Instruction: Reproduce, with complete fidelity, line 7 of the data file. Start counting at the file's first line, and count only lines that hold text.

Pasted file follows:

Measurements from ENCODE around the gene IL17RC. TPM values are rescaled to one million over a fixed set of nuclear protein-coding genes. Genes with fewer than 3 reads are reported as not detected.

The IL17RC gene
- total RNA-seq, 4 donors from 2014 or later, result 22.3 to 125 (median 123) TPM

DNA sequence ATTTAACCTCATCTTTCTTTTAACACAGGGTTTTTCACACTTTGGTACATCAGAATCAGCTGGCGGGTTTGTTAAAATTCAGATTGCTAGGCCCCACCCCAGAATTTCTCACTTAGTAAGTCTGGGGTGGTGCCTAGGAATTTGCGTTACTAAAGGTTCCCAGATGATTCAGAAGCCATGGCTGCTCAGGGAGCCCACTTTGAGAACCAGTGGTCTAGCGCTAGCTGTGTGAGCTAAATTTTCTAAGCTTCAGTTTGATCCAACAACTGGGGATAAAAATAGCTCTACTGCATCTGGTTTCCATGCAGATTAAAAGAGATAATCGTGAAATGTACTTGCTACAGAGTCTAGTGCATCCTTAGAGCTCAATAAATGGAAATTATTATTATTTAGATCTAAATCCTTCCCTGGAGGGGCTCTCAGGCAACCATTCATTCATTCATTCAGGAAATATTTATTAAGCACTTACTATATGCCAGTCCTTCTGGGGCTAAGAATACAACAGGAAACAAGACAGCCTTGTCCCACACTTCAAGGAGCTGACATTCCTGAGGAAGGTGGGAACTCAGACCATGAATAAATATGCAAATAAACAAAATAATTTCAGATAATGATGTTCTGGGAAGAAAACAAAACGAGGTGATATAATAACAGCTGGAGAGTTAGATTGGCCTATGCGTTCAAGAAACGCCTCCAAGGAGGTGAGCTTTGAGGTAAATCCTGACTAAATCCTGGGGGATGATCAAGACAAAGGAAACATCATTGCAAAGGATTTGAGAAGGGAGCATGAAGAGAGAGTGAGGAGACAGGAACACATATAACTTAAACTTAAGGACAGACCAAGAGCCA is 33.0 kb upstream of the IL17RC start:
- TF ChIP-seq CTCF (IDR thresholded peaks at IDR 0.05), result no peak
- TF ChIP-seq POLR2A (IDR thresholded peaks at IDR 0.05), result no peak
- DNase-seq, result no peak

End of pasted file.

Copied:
- DNase-seq, result no peak